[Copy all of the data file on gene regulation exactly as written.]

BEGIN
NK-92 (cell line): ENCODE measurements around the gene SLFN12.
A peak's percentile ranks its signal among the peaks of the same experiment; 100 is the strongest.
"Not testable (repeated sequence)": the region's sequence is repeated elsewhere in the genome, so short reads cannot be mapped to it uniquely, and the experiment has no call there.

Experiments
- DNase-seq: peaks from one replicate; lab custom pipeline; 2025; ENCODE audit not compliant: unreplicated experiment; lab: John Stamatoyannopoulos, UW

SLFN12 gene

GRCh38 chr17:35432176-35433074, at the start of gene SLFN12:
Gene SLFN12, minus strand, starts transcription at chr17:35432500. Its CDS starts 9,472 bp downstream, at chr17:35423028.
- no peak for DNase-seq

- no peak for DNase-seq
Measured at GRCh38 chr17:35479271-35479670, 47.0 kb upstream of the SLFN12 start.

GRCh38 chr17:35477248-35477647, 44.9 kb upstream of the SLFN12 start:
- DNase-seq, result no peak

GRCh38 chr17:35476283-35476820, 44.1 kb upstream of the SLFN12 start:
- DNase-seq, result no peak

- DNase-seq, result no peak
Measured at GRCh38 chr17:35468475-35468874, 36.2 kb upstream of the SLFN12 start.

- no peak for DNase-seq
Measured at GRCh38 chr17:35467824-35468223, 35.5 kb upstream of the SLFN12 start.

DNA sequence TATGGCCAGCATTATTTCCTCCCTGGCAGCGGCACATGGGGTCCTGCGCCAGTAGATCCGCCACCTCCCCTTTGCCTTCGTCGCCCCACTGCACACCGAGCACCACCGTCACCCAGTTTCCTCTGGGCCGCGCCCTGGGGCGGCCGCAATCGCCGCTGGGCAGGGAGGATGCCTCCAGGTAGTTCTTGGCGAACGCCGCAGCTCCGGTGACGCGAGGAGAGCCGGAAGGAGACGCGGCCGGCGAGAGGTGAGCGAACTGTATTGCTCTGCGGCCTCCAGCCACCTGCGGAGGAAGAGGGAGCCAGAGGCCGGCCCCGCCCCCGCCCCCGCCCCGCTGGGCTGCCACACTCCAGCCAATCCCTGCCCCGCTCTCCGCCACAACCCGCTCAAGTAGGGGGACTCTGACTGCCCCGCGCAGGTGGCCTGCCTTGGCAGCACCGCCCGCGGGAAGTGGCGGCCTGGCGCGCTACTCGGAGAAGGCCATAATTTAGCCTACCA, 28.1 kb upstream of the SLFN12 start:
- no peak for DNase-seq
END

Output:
NK-92 (cell line): ENCODE measurements around the gene SLFN12.
A peak's percentile ranks its signal among the peaks of the same experiment; 100 is the strongest.
"Not testable (repeated sequence)": the region's sequence is repeated elsewhere in the genome, so short reads cannot be mapped to it uniquely, and the experiment has no call there.

Experiments
- DNase-seq: peaks from one replicate; lab custom pipeline; 2025; ENCODE audit not compliant: unreplicated experiment; lab: John Stamatoyannopoulos, UW

SLFN12 gene

GRCh38 chr17:35432176-35433074, at the start of gene SLFN12:
Gene SLFN12, minus strand, starts transcription at chr17:35432500. Its CDS starts 9,472 bp downstream, at chr17:35423028.
- no peak for DNase-seq

- no peak for DNase-seq
Measured at GRCh38 chr17:35479271-35479670, 47.0 kb upstream of the SLFN12 start.

GRCh38 chr17:35477248-35477647, 44.9 kb upstream of the SLFN12 start:
- DNase-seq, result no peak

GRCh38 chr17:35476283-35476820, 44.1 kb upstream of the SLFN12 start:
- DNase-seq, result no peak

- DNase-seq, result no peak
Measured at GRCh38 chr17:35468475-35468874, 36.2 kb upstream of the SLFN12 start.

- no peak for DNase-seq
Measured at GRCh38 chr17:35467824-35468223, 35.5 kb upstream of the SLFN12 start.

DNA sequence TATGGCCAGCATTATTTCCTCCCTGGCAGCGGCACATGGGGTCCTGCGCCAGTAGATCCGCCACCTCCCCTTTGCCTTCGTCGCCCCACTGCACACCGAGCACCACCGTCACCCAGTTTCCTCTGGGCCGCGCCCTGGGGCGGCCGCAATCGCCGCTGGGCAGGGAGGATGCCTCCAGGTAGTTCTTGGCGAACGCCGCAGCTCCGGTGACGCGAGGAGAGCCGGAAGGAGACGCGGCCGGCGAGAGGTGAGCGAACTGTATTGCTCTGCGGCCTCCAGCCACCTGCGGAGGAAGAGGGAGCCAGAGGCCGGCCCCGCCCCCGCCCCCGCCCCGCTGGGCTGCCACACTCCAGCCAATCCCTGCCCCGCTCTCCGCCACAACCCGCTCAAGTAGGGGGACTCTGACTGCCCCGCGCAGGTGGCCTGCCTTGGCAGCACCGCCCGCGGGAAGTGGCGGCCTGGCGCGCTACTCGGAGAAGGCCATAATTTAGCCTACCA, 28.1 kb upstream of the SLFN12 start:
- no peak for DNase-seq